27 December 2007

Abortion

    When the soul of a child finds a parent and joins with a new body, there is much joy.

    When the soul of the child finds that its joy is met with pain and anguish, there is confusion and sorrow.

    When the soul departs - perhaps to find another parent, perhaps to return to the ether from whence it came, much sorrow is left behind amidst the relief.

The end result was a miscarry, not a medically induced abortion - but we had to wrangle with the questions just the same. In an ideal world, nobody would want to kill their own children. Unfortunately we don't live in that world, and sometimes you have to choose the least bad option. It's good to have as many options as possible to choose from during those times, including triage. And that's how I came to be pro-choice.


My views have shifted a lot in the decade and a half since then. More recently, someone asked me:
    How can you allow abortion if you believe it to be extinguishing an innocent human life?

My reply:

a) Life is precious. However, each individual living thing is not.
b) Human life is not more precious than other life.
c) My own children are precious to me. However, my children aren't necessarily precious to others, nor are others' children necessarily precious to me.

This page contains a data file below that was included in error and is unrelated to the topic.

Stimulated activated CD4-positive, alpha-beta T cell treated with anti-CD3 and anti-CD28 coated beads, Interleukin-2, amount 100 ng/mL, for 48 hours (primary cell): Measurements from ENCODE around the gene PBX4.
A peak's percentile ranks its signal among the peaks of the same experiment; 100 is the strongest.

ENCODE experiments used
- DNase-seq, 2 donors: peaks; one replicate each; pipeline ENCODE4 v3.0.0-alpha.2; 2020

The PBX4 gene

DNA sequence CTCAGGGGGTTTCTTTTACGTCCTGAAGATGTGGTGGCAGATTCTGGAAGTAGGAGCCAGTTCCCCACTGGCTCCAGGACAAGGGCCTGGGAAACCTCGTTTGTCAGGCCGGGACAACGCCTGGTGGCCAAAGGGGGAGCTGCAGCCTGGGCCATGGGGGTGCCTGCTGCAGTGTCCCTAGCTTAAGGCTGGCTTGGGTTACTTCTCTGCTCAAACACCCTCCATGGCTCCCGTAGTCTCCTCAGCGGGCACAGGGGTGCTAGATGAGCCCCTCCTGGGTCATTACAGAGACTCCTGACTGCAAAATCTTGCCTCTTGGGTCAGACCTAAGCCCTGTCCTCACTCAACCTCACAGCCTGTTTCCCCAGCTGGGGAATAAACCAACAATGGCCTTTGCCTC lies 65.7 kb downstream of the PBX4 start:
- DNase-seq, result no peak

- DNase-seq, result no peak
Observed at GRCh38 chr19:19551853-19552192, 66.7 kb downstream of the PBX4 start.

We are all part of the cycle of life - birth, growth, reproduction, death. Some living things eat other living things to live. Some of them hijack other living things to their own ends (disease-causing microbes, parasites). Living things fight over resources all the time - plants try to outgrow each other, ants have territorial wars, etc. Humans are part of the cycle too and no different.

So while an unborn child is a fully valid living thing from the moment of conception, it isn't inherently precious just by the fact that it's alive. It's mainly precious only to its parents and close relatives (and sometimes only its mother). Many other non-human living things would see it more as a resource to exploit (to eat, to hijack, etc.). And sometimes things go wrong all on their own while it's trying to form - and no amount of preciousness (inherent or otherwise) will save it then.

Also, an unborn child is not more precious than a human at another stage of their life cycle. Every stage is important in different ways. Sometimes it's necessary to find the most optimal outcome among many lives, and sometimes this means individual sacrifices.